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We need to talk about the reality of life after graduation.

As a tossed my cap into the air, I breathed a sigh of relief – ‘I will never, EVER have to look at another history book, ever again.’ Flash forward 6 months and I have applied for a distance Masters in, you guessed it, history. 

I have reflected on the past 6 months of my life in a previous blog post, ‘I had an epiphany’, which you can find here. In this post, I get very deep and share my personal experiences of leaving University, moving out and beginning my ‘adult’ life. In this post, however, I plan to be a lot less philosophical. While we will touch on similar themes to what I did in that post, in this post, I am not sharing an epiphany, but rather asking a question.

I believe I speak for a lot of graduates when I say WHAT THE HELL IS GOING ON? 

 

When I finished University I was one of the lucky ones in the sense I had a job sorted and knew exactly what I was going to be doing.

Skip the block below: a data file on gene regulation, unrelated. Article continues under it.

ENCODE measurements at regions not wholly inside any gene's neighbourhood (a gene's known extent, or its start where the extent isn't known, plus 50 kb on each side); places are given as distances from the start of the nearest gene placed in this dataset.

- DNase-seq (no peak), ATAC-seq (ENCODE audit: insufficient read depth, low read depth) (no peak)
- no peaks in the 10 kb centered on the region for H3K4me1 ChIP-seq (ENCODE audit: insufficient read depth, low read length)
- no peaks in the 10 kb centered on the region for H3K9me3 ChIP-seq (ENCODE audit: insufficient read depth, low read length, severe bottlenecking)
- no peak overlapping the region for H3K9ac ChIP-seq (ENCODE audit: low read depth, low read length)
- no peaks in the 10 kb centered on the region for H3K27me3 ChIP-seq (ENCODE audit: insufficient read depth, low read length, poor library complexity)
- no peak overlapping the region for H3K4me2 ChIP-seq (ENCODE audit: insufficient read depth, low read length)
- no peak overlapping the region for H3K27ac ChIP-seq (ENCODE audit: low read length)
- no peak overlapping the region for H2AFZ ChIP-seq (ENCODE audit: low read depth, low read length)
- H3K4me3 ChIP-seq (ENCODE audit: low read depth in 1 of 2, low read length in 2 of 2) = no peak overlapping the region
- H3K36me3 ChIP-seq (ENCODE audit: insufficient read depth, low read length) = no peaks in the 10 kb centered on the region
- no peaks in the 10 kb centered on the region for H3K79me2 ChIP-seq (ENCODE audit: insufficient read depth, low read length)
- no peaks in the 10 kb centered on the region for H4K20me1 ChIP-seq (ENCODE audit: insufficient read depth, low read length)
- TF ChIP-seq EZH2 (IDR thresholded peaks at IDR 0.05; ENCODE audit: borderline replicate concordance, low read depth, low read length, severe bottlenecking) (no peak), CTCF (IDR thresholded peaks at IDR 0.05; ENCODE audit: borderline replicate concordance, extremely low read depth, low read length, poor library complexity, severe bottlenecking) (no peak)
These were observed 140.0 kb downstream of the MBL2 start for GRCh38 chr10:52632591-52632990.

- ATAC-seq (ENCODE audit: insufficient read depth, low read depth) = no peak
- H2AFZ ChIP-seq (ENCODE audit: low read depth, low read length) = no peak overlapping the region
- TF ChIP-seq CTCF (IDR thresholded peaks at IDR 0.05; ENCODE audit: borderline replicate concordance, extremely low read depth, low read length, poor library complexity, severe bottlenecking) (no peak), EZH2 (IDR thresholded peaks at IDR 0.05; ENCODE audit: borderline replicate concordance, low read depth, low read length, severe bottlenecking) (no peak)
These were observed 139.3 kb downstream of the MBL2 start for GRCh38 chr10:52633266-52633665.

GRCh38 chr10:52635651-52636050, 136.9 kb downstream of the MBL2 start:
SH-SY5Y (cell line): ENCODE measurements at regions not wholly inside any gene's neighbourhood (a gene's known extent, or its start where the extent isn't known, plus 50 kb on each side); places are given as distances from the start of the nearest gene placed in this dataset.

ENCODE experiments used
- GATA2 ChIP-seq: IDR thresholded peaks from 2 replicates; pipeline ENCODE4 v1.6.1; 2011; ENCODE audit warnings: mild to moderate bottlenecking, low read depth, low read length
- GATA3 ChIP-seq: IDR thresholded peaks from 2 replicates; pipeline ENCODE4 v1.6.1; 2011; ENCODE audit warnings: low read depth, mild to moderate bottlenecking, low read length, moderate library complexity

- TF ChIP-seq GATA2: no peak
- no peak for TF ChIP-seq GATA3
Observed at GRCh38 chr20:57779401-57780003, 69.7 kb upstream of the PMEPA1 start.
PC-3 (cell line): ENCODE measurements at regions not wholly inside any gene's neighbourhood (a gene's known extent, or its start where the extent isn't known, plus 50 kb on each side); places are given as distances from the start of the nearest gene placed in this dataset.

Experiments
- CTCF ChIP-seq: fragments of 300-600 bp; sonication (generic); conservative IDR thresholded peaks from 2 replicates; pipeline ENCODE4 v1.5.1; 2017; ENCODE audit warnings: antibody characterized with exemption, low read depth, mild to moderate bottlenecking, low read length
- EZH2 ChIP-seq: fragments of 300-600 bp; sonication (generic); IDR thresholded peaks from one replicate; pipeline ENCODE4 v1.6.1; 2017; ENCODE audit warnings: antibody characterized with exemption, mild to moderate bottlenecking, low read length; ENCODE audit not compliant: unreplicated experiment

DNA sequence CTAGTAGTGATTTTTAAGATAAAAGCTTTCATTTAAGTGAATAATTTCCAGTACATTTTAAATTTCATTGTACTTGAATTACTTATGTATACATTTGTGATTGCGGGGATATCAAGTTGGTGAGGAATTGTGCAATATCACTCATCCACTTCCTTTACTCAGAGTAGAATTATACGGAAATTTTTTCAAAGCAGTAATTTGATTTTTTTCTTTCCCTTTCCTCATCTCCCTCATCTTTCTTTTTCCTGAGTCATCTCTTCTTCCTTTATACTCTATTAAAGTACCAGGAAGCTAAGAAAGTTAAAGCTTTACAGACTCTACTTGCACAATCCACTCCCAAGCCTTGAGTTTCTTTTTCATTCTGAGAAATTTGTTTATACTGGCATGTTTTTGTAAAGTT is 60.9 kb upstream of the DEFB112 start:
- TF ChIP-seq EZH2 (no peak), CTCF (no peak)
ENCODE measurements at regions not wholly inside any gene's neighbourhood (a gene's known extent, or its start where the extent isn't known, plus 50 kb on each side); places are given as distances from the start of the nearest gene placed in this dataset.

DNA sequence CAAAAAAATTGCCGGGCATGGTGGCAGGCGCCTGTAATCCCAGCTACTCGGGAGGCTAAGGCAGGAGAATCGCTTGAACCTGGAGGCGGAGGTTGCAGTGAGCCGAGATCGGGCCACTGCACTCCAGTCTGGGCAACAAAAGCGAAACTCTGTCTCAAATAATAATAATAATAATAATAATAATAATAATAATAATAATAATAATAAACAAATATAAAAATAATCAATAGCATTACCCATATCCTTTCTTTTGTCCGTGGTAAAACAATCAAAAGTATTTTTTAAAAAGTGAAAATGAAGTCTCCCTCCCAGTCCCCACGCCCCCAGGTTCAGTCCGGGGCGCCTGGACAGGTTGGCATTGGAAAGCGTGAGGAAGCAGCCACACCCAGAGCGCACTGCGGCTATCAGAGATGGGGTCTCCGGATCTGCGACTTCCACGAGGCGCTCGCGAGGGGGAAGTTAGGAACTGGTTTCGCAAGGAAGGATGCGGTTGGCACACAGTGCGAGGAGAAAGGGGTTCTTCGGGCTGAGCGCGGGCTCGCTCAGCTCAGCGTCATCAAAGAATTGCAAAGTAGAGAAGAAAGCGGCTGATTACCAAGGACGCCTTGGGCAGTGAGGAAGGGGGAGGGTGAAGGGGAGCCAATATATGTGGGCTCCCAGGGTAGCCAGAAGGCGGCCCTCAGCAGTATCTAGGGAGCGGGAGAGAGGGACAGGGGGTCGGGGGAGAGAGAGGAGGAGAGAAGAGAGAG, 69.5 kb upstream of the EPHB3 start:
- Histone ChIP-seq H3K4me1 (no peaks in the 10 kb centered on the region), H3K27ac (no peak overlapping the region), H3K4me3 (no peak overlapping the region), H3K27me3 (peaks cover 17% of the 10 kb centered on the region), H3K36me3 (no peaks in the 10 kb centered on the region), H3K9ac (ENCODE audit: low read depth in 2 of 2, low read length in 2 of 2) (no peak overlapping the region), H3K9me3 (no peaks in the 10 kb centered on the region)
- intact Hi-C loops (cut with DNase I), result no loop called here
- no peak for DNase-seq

‘Well, that was easy…’ My life had all fallen together quite nicely.

Flash forward a month and I was poorer than I had ever been at University, renting in a place where I knew nobody and questioning why I did my degree in the first place. To be quite frank, nobody gave two shits. Two months later I realised how lucky I had been and how much I had taken my degree for granted. Truth be told, I really missed learning and my life was anything but sorted. How naive I was… 

The problem is, we are fed from the age of about 13 that everything builds up to that moment when you throw your cap in the air and get handed your degree. You then go on and change the world. But what happens if at 22 you’re not doing that? What if you’re in a graduate job, struggling to make ends meet and more than a little bit clueless about exactly where you want to go in life? Well, you’re totally normal. Life beyond graduation isn’t always all-go straight away. In fact, it’s a bit of an anti-climax.